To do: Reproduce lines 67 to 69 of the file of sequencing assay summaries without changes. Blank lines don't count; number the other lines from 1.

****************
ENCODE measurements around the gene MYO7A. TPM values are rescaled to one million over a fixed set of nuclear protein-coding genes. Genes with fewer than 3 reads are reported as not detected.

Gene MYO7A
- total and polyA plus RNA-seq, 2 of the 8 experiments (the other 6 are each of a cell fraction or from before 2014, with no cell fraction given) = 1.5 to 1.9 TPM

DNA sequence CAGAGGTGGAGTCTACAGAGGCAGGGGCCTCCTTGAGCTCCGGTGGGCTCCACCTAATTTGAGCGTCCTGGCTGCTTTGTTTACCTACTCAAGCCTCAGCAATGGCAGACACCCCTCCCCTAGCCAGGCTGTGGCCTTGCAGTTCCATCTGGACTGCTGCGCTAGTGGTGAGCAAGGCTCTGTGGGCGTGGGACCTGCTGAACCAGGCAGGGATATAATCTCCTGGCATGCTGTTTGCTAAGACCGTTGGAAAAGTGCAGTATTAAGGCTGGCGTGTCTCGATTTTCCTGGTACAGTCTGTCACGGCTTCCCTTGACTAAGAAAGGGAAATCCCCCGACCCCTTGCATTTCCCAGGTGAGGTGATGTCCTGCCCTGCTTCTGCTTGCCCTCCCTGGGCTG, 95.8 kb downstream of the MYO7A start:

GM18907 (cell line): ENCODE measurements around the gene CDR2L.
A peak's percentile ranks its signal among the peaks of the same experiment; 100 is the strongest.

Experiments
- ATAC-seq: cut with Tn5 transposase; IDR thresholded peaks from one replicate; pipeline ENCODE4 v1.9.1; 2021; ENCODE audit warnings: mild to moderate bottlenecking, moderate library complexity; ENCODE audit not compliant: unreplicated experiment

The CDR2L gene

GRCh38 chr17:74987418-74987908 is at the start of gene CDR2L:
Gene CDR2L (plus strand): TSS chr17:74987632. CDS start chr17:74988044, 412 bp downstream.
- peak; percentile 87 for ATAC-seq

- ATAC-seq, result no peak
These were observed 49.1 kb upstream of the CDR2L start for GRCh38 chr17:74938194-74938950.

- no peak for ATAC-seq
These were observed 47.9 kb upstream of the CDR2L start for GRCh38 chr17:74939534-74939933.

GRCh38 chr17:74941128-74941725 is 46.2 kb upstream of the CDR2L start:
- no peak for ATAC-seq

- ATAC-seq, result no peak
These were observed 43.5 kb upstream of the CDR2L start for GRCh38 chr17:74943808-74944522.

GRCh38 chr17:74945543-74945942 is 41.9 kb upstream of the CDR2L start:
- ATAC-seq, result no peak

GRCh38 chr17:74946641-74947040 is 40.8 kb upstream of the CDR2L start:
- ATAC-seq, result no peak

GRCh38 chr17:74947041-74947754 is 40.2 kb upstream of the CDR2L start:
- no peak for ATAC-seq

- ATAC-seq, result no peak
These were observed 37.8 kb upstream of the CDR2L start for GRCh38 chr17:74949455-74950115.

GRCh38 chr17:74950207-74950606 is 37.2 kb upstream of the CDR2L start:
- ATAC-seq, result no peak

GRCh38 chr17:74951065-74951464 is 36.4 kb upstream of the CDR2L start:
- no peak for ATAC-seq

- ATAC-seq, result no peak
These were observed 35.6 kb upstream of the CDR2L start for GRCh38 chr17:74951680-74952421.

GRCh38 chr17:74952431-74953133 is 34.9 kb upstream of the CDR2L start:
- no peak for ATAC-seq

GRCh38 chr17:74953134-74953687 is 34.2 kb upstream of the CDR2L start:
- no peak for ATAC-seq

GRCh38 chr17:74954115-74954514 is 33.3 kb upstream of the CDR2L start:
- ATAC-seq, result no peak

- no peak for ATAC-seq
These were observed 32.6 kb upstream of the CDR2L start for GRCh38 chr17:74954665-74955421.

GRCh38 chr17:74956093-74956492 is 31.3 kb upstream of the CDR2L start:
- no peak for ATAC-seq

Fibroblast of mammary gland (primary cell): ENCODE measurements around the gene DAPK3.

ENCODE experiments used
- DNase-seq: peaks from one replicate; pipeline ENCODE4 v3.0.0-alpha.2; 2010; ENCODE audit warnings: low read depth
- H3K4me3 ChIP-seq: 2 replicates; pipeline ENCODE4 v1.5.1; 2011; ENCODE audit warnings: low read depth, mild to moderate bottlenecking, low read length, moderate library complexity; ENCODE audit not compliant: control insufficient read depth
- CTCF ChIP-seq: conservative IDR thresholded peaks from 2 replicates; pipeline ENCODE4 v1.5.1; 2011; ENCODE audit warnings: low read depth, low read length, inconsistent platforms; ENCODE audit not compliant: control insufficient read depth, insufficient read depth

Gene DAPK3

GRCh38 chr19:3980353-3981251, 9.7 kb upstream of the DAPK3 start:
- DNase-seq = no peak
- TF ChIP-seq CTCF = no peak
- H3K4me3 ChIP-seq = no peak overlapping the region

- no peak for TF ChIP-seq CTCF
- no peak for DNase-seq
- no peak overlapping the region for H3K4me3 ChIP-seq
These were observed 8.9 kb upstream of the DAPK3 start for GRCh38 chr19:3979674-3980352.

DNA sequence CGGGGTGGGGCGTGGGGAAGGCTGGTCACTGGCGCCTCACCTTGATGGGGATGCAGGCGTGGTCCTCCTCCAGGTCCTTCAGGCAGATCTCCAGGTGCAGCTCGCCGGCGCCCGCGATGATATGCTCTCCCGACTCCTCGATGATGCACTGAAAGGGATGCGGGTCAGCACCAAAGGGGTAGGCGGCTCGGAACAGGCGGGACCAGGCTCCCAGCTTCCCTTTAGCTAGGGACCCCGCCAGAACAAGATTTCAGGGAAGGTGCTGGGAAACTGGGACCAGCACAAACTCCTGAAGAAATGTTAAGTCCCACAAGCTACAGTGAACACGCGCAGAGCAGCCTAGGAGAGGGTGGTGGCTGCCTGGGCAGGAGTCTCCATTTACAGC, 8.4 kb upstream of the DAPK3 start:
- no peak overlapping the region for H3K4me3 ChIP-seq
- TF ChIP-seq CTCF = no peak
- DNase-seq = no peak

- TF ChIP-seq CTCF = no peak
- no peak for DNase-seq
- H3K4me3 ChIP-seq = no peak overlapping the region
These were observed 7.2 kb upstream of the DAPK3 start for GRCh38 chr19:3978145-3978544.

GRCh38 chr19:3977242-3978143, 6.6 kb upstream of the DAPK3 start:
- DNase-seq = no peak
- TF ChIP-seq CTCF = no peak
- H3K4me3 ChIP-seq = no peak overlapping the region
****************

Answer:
GRCh38 chr19:3977242-3978143, 6.6 kb upstream of the DAPK3 start:
- DNase-seq = no peak
- TF ChIP-seq CTCF = no peak